|The Liberty of the Subject (1779) by James Gillray|
The concept for this scenario is to recreate episodes relating to customs enforcement and naval impressment during June and July, 1765 that were to culminate in the the Newport Stamp Tax riot later that August. It has attracted some of the finest historical interpreters of the laboring classes in this period - and of 18th century nautical subjects in particular - and among other things has transformed my 13-year-old son into a proper Royal Navy Midshipman to lead the press gang.
|detail from The Press Gang (1770) by Walpole|
Both customs enforcement activity and naval impressment created great friction in Rhode Island and several other North American colonies during the mid-1760s. To place these conflicts in their proper context requires an examination of both the interpretation and enforcement of laws respecting the collection of customs duties in the colonies following the French and Indian War and manning His Majesty's navy when serving in North America.
The Royal Navy faced a serious manning problem when stationed outside home waters. On a two year voyage, losses to illness, accidents and desertion could leave vessels stranded in port without enough capable hands to operate the ship. These conditions persisted even in peacetime, though the legality of impressment as a means to address this problem was highly questionable in those brief periods in the 18th century when Britain was not at war.
The conditions under which impressment could be used, against whom it could be employed, and under what legal authority, were understood quite differently in the 18th century when it occurred in home waters than when in British colonial possessions overseas. The King and his sea-officers generally did not consider the sovereign's right to press seamen to maintain the Royal Navy in time of war to be limited by local authority, and the governors of charter colonies like Rhode Island and their seafaring citizens thought otherwise.
|Article IX of the "Sixth of Anne" 1708, concerning protection from Impressment in North America and the West Indies|
|detail from Paul Revere's Engraving of British Troops landing at Boston (1768)|
Resistance to impressment came to a violent head in the American colonies well before the Sixth of Anne was formally abandoned as Crown policy. In 1747 during King George's War, Admiral Knowles began a "hot press" in Boston that prompted three days of rioting. In 1760 during the French and Indian War, an impressment attempt in New York Harbor by Captain John Hale of H.M.S. Winchester lead to the repulse of a boarding party by the crew of the merchant ship Samson, who kept up a heavy small arms fire and killed four of the Royal Navy seamen. In 1769, a standoff between four merchant sailors barricaded in the forehold of the American brig Pitt Packet and a press gang from H.M.S. Rose resulted in the spearing death of Royal Navy Lieutenant Henry Panton. John Adams defended these merchant sailors at their trial, during which he attempted to use the Sixth of Anne as evidence of the illegality of impressment in North America. Rather than open that can of worms, Governor Hutchinson adjourned the court, which rendered a verdict of justifiable homicide the following day.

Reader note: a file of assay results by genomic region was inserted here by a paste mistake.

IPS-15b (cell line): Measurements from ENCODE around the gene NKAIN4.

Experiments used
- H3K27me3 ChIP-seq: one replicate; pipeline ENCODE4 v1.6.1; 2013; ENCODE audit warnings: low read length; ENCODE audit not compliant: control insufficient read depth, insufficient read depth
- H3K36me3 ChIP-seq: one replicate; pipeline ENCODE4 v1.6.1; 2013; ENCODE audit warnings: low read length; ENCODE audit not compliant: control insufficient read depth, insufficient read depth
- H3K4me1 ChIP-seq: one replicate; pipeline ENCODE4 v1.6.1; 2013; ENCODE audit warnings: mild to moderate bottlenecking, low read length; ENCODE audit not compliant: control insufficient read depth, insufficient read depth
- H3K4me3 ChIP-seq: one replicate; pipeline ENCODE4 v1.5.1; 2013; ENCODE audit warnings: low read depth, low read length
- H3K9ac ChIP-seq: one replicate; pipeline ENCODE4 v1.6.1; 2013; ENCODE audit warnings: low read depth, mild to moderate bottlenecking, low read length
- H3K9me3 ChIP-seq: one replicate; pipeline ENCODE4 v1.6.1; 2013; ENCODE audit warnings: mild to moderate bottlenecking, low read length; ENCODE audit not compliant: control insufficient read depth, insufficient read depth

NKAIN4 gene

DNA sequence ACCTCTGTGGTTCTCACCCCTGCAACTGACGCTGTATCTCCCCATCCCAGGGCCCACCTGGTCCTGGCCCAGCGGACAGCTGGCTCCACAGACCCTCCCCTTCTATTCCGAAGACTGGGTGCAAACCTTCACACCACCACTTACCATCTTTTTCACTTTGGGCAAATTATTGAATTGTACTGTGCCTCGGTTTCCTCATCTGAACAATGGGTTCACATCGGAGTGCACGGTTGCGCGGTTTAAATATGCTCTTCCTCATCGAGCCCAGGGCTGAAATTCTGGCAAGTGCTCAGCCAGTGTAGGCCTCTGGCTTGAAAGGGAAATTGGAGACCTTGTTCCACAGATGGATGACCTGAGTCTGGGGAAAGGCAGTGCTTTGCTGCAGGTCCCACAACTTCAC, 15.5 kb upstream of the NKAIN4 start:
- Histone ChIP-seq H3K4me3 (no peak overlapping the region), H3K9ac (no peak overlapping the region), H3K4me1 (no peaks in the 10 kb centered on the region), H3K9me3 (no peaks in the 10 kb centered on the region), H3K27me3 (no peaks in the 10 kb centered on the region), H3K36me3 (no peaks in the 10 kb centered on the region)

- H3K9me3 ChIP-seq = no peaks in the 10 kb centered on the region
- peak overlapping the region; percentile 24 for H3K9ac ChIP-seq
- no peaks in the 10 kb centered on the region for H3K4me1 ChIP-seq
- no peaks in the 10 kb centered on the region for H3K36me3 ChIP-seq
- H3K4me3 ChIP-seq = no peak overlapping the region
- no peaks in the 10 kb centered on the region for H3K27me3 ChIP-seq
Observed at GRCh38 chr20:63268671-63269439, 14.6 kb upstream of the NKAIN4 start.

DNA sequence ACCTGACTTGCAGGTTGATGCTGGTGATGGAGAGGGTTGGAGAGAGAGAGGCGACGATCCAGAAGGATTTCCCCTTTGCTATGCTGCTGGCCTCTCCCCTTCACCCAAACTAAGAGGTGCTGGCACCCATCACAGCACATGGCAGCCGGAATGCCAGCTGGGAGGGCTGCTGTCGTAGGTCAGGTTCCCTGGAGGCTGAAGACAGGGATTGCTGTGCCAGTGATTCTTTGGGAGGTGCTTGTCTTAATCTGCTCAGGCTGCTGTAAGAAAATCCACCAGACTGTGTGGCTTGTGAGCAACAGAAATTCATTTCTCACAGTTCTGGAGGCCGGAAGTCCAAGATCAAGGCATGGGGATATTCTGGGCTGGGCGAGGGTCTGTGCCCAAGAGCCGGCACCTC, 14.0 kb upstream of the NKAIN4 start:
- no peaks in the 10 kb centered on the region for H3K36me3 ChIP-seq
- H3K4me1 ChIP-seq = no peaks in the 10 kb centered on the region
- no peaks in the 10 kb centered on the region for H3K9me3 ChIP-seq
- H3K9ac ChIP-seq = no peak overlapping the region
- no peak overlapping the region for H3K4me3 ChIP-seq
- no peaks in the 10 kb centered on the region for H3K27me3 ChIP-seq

|detail from "Ships of the Gun Wharf at Portsmouth (1770) by Serres|
Colonies like Rhode Island felt deeply constrained by these measures, which limited their trading partners and initially imposed high duties on molasses that lead to an underground economy with increased smuggling. In The Economic History of Newport Rhode Island from the Colonial era to beyond the War of 1812, author Kenneth Walsh analyzed customs duties on imported molasses in 1769, when import duties had been reduced to just a penny per pound, and concludes that between 2/3 and 3/4 of all molasses carried on Newport ships in that year did not go through customs.
Conditions of lax enforcement, including outright bribery of customs officials, changed after Parliament and the Grenville government assigned the Royal Navy the task of seaborne customs enforcement in the American Colonies. The Fifth of George III, passed by Parliament in 1765, reinforced the authority of the Royal Navy in spite of opposition from the colonial authorities to make seizures at sea as part of its customs enforcement mission, including
"all seizures made by the commanders or officers of His Majesty's ships or vessels of war, duly authorized for that purpose, anywhere at sea, in, or upon any river, and which shall not be actually made on shore, within any British colony or plantation in America."
This was but one in a series of measures taken by the Grenville government to assert royal authority over local affairs in British North America, where charter colonies like Rhode Island still retained the right to elect their own charters governments and court officials and other Crown colonies had their governors appointed by the King. Resistance to customs enforcement took place not only on the waterfront but in the local admiralty courts, which often refused to recognize the legality of seizures and sometimes allowed significant damage claims against Royal Navy officers by the owners and crews. This situation lead to hardened attitudes on the part of thwarted enforcement agents, which in turn could lead to more aggressive use of impressment without regard for customary colonial protections.
Such was the case in Newport in 1765, when the officers of H.M.S. Maidstone confronted a resistant governor, an uncooperative local court system, and acts of defiance by those engaged in smuggling and their supporters. We will examine the Maistone, her customs enforcement mission, and her Captain's increased use of impressment while stationed at Newport, in the next post in this series.
|An 18th century Brigantine|